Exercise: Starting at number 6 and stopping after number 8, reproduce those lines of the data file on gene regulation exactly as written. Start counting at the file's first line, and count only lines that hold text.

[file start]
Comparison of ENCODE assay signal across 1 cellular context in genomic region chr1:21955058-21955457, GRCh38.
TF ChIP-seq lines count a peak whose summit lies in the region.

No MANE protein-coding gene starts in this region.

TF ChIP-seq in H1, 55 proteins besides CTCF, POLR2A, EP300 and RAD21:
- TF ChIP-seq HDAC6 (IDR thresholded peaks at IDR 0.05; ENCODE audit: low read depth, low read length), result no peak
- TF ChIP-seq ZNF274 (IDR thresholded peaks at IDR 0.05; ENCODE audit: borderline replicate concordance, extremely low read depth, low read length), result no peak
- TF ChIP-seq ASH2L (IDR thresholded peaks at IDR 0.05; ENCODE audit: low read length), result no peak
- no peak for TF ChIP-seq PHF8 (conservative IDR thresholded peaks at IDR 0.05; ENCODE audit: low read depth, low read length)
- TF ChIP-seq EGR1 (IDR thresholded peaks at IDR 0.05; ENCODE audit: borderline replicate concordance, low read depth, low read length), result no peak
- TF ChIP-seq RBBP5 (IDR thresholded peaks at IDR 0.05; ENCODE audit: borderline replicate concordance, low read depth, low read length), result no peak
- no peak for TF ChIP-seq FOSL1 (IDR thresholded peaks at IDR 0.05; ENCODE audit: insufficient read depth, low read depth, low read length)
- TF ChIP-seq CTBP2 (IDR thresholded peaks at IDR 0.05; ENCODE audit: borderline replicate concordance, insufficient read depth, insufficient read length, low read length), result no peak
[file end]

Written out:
- TF ChIP-seq ZNF274 (IDR thresholded peaks at IDR 0.05; ENCODE audit: borderline replicate concordance, extremely low read depth, low read length), result no peak
- TF ChIP-seq ASH2L (IDR thresholded peaks at IDR 0.05; ENCODE audit: low read length), result no peak
- no peak for TF ChIP-seq PHF8 (conservative IDR thresholded peaks at IDR 0.05; ENCODE audit: low read depth, low read length)